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Medical apprenticeship program fills health worker gaps in Idaho

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Clinical preceptors help give apprentices hands-on education, even away from North Idaho College.

It's tough to find workers for Idaho's health clinics right now, but an apprenticeship program is hoping to address these woes. The Idaho Community Health Centers Association is collaborating with North Idaho College and the Idaho Department of Labor on a statewide apprenticeship program where students can earn while they learn. Robin Donovan is with the association.

"We know that there's a huge shortage for medical assistants and dental assistants, and those are a little bit more entry-level positions coming into a clinic. It doesn't require a degree. And so we looked at ways to bring these apprenticeship programs across the state," Donovan said.

Donovan said the goal was to create a program that wouldn't be a burden for their organization or clinics to manage. Since January, one student has graduated from the dental assistant program and six more are expected to graduate this month.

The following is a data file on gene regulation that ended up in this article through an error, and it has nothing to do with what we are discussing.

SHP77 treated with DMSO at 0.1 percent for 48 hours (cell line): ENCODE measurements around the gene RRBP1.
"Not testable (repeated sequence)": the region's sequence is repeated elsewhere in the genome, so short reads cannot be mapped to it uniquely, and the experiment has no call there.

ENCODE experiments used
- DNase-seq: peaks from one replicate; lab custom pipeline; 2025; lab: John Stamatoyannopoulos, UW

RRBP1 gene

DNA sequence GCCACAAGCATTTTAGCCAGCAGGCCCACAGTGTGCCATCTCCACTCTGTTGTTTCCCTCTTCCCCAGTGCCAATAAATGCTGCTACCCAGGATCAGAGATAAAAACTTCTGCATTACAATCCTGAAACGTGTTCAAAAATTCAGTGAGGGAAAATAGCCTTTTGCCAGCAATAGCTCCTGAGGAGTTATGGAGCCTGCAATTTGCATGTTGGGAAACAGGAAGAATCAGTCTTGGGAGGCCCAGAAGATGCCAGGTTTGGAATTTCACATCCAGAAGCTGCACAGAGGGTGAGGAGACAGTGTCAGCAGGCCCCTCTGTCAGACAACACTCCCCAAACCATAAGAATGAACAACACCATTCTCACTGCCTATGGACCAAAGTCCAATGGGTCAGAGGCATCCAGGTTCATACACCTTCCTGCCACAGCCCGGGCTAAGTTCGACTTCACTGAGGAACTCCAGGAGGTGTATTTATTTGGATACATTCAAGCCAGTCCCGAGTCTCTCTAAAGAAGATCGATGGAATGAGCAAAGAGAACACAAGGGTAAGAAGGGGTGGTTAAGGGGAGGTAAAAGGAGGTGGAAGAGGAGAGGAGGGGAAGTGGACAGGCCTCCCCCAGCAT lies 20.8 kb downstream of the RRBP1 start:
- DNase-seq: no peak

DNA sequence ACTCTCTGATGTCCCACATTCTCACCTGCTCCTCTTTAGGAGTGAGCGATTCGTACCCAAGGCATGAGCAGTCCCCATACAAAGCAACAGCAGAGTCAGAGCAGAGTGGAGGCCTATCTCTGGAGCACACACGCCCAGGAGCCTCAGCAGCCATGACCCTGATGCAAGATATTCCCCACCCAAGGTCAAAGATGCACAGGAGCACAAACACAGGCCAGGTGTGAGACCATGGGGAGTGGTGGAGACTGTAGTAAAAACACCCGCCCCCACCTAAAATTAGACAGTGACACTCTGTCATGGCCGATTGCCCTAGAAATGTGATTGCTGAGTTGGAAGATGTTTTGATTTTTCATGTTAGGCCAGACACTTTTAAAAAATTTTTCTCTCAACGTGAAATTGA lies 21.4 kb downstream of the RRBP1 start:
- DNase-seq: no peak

The dental assistant apprenticeship is four and a half months and the medical assistant apprenticeship is eight and a half months. Students not on North Idaho College's campus in Coeur d'Alene work with clinical preceptors, or experienced clinicians in their community. Marty Matney with the North Idaho College workforce training center said the pandemic has shown the school how it can be successful at a distance.

"We're very successful in our medical assistant apprenticeship because we've benefited form COVID, if you can believe that, in that we have learned how to take a program that is largely hands on and put it online," Matney said.

Matney said higher education is adapting post-COVID.

"Higher ed is playing a role right now by being flexible and responding to the needs of the community," said Matney.